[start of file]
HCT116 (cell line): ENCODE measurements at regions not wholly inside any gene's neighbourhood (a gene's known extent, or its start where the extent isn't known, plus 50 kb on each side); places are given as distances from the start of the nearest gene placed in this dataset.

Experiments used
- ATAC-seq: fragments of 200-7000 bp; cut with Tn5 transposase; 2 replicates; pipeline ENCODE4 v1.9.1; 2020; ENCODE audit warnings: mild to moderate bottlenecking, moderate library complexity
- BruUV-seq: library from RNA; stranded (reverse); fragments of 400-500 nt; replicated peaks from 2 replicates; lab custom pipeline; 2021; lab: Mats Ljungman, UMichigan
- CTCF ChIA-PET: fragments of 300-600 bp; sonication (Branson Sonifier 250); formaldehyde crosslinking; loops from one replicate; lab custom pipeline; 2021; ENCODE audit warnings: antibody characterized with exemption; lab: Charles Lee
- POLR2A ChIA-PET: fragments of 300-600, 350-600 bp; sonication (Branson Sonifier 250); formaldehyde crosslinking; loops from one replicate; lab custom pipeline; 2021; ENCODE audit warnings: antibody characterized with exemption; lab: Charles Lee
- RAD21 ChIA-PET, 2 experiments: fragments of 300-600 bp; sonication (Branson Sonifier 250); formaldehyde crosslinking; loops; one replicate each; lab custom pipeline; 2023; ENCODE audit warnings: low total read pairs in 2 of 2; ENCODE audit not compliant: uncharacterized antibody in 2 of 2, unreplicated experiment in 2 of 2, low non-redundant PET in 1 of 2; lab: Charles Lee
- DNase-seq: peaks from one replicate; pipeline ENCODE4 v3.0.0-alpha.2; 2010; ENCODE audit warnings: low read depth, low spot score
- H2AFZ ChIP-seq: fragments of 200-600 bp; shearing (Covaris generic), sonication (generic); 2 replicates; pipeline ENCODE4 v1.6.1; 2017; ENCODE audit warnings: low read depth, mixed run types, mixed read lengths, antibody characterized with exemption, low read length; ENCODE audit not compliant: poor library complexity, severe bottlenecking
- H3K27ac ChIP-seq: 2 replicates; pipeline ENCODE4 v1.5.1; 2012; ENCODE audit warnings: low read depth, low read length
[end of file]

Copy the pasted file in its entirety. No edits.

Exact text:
HCT116 (cell line): ENCODE measurements at regions not wholly inside any gene's neighbourhood (a gene's known extent, or its start where the extent isn't known, plus 50 kb on each side); places are given as distances from the start of the nearest gene placed in this dataset.

Experiments used
- ATAC-seq: fragments of 200-7000 bp; cut with Tn5 transposase; 2 replicates; pipeline ENCODE4 v1.9.1; 2020; ENCODE audit warnings: mild to moderate bottlenecking, moderate library complexity
- BruUV-seq: library from RNA; stranded (reverse); fragments of 400-500 nt; replicated peaks from 2 replicates; lab custom pipeline; 2021; lab: Mats Ljungman, UMichigan
- CTCF ChIA-PET: fragments of 300-600 bp; sonication (Branson Sonifier 250); formaldehyde crosslinking; loops from one replicate; lab custom pipeline; 2021; ENCODE audit warnings: antibody characterized with exemption; lab: Charles Lee
- POLR2A ChIA-PET: fragments of 300-600, 350-600 bp; sonication (Branson Sonifier 250); formaldehyde crosslinking; loops from one replicate; lab custom pipeline; 2021; ENCODE audit warnings: antibody characterized with exemption; lab: Charles Lee
- RAD21 ChIA-PET, 2 experiments: fragments of 300-600 bp; sonication (Branson Sonifier 250); formaldehyde crosslinking; loops; one replicate each; lab custom pipeline; 2023; ENCODE audit warnings: low total read pairs in 2 of 2; ENCODE audit not compliant: uncharacterized antibody in 2 of 2, unreplicated experiment in 2 of 2, low non-redundant PET in 1 of 2; lab: Charles Lee
- DNase-seq: peaks from one replicate; pipeline ENCODE4 v3.0.0-alpha.2; 2010; ENCODE audit warnings: low read depth, low spot score
- H2AFZ ChIP-seq: fragments of 200-600 bp; shearing (Covaris generic), sonication (generic); 2 replicates; pipeline ENCODE4 v1.6.1; 2017; ENCODE audit warnings: low read depth, mixed run types, mixed read lengths, antibody characterized with exemption, low read length; ENCODE audit not compliant: poor library complexity, severe bottlenecking
- H3K27ac ChIP-seq: 2 replicates; pipeline ENCODE4 v1.5.1; 2012; ENCODE audit warnings: low read depth, low read length